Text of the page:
Saints March in for ESRB PSA

September 28, 2010 -

For its latest public service announcement to promote videogame ratings awareness, the Entertainment Software Rating Board (ESRB) has employed a pair of Super Bowl champions.

New Orleans Saints wide receivers Marques Colston and Devery Henderson appear in the spot, in which they inform a clueless consumer buying a game for his son that he should check the rating on the game before purchasing it. The commercial was launched via a press event at a New Orleans area GameStop, with State Senator Daniel Martiny (R-Metairie) and State Representative Jeffrey Arnold (D-New Orleans) in attendance.

The PSA will run on GameStop’s in-store network nationwide, appear on the video board at Saints home games and also run on television and radio stations throughout the state of Louisiana.
Colston added, “I play a ton of video games, and while most of them are OK for kids, some of them are clearly intended for older players.”

He continued, “They say the best defense is a good offense, and I know about good offense.  A parent’s best defense against bringing home the wrong game for their child is to go on offense and use the ratings every time they buy or rent a game.  You’re always better off when you know the play.”

The spot can be viewed on the media page of the ESRB’s website. The Saints video is the first choice under the Statewide and Local TV section.


Comments

Re: Saints March in for ESRB PSA

Considering the number of gamestops in the area, I think I've shopped at that shop before.

It's one of the few gamestops that doesn't make you go through a half hour of "anything you want to reserve" pitches every time you check out.

 

Re: Saints March in for ESRB PSA

Wow strict dad if kids not allowed to get Iron Man. I'm sure the kid saw the movie at least. XD

Re: Saints March in for ESRB PSA

Here's where I disagree with the ESRB. This and the poster campaigns on the media page ("If it weren't for the rating system, my kids wouldn't be allowed to play video games") are making them go from merely providing information about game content to telling people how to parent their children. Everyone here is saying that kids shouldn't be playing M-rated games, but I say it depends on the kid. There are definitely some who should not, and others who would be fine with it. By all means, let the parents decide what their kids play, but don't tell them they are a bad parent if they knowingly give their kid an M-rated game if they feel they can handle it.

 
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MattsworknameNo, but they were still bullied by feminist into pullign the game. Something I think rockstar should have sued over07/28/2015 - 5:33pm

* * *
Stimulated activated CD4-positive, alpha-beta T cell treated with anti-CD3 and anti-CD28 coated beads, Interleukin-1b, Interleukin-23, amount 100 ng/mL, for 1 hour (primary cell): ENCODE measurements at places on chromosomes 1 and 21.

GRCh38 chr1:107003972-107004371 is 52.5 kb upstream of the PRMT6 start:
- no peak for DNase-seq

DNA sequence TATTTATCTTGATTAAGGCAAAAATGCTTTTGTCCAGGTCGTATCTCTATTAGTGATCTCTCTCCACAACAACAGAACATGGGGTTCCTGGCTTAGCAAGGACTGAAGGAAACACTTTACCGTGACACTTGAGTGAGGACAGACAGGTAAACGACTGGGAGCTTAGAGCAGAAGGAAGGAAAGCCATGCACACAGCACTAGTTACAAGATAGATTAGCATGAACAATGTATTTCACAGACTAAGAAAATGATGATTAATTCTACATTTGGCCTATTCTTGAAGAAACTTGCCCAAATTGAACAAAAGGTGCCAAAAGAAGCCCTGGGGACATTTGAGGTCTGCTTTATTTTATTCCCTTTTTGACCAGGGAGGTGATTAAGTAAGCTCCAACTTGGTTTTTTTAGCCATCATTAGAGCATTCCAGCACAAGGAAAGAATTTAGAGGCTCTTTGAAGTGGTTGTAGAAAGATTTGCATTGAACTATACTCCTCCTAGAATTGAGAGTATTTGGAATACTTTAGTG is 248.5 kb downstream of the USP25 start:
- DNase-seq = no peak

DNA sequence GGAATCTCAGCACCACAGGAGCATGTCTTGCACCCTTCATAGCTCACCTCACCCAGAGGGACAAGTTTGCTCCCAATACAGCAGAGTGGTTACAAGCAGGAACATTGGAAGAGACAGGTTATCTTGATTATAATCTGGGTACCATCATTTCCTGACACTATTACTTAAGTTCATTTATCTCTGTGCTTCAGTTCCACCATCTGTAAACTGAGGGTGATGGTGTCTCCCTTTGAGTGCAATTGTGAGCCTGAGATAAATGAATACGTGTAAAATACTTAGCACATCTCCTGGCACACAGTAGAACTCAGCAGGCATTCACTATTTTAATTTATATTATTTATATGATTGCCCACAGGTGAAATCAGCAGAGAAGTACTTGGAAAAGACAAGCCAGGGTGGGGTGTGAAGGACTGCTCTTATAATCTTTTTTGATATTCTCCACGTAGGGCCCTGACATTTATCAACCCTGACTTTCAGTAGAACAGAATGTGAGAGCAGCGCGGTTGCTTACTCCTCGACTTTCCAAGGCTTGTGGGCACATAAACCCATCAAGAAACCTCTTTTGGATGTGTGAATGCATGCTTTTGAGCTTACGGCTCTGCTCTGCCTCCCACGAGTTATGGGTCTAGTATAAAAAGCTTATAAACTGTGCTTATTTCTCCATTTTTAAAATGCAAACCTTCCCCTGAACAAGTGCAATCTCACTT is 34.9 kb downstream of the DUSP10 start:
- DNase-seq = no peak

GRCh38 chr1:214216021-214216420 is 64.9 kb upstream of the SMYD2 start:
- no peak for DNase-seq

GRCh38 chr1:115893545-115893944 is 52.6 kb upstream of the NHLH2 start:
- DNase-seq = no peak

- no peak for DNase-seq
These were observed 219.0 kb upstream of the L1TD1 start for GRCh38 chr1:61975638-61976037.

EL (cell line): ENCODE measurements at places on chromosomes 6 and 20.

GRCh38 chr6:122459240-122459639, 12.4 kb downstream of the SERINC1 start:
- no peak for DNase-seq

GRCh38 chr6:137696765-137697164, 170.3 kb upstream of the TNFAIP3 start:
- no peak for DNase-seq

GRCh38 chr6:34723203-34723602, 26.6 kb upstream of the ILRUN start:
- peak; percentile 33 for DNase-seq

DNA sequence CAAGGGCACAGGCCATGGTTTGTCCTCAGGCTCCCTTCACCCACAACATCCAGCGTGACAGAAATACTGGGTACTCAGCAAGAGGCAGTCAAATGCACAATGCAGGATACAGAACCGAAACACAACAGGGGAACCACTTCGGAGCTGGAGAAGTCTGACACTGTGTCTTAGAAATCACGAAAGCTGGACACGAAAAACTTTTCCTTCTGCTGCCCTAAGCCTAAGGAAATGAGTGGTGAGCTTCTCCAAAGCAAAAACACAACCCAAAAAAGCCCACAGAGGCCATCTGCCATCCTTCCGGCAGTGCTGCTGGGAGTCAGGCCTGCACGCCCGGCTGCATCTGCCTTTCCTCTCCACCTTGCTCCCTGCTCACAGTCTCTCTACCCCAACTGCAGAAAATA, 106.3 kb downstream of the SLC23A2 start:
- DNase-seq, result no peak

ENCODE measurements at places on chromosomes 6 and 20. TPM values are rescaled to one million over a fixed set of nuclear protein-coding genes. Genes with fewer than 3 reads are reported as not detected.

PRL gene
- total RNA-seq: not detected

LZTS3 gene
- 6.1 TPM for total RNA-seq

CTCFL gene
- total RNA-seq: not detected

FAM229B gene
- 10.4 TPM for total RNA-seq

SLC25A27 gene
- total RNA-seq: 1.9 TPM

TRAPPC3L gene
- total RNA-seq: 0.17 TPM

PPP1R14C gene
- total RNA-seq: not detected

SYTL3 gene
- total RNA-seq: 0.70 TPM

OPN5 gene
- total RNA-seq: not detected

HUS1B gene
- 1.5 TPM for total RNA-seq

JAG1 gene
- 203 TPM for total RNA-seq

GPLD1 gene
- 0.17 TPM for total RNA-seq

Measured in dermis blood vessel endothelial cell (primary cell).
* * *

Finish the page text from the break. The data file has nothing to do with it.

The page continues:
NatirAndrew, people like Zoe Quinn, Anita Sarkeesian, and Brianna Wu have no affect on anything with regards to the gaming industry?07/28/2015 - 5:33pm
Andrew EisenI also don't consider petitions (even stupid nonsense ones like the one in question) to be bullying or threatening.07/28/2015 - 5:33pm
Andrew EisenTarget is not a developer or publisher.07/28/2015 - 5:31pm
MattsworknameAndrew: target asutraila, GTA 5. You were saying?07/28/2015 - 5:27pm
Andrew EisenNatir - Everything. I've been here since the beginning but we're not talking about ethics in games journalism right now. Did you really want to switch subjects?07/28/2015 - 5:25pm
Andrew EisenYes, how a game works, how characters are portrayed, how the controls operate, tone, themes, writing, etc. are all up to the devs. But that doesn't mean any of that is off limits to criticism by the people who consume it.07/28/2015 - 5:25pm
NatirAndrew, what do you exactly know about the GamerGate issue and the history behind it?07/28/2015 - 5:23pm
Andrew EisenYou're being absurd. No one is bullying or threatening developers and publishers.07/28/2015 - 5:23pm
MattsworknameAs far as im concerned, if feminist are allowed to bully and threaten retailers, developers, and publishers, then so should men, blacks asisans and jews. but thats NOT how it works, And thats why aniita and company are bullshit07/28/2015 - 5:22pm
NatirThe point is that there are tons of games that have women in lead roles. How someone is portrayed (woman or man), is up to the developers and writers of the story.07/28/2015 - 5:21pm
Andrew EisenDon't type angry. Your spelling is getting worse and you dropped an f-bomb which is why I deleted one of your comments.07/28/2015 - 5:21pm
MattsworknameMen do not get to decide how they are portrayed in games all the time, not do people of specific races. So why should women suddenly have the right to tell the industry how to portray them.07/28/2015 - 5:21pm
Andrew EisenI get to argue anything I damn well please, thank you very much. And again, no one's arguing that women don't exist in games. They're critiquing how they're generally portrayed.07/28/2015 - 5:20pm
Mattsworknameroles07/28/2015 - 5:20pm
MattsworknameYou dont get to argue that andrew, men or women do NOT get a say in how a game portary them, That is at the whim of the developer. YOu may not like how it's done, but the list hows, clearly, that women get a large amount of representation in the industry07/28/2015 - 5:19pm
Andrew EisenAlso, those few hundred games aren't from 2014. They're from the past couple decades. I spotted one from as early as 1990 and a bunch that aren't out yet.07/28/2015 - 5:19pm
Andrew EisenBecause the argument is not just how many games have women in them but how they are portrayed in those games.07/28/2015 - 5:16pm
Mattsworknamerepresented in games then Aniita and company like to claim?07/28/2015 - 5:15pm
MattsworknameAndrew: Even if you low ball the number of games on that list, or were to discount those that don't have exclusively female protaganists, that list is 36 pages long, 10 per page, thats HUNDREDS of games. how does that not show that woman are far better07/28/2015 - 5:14pm
 

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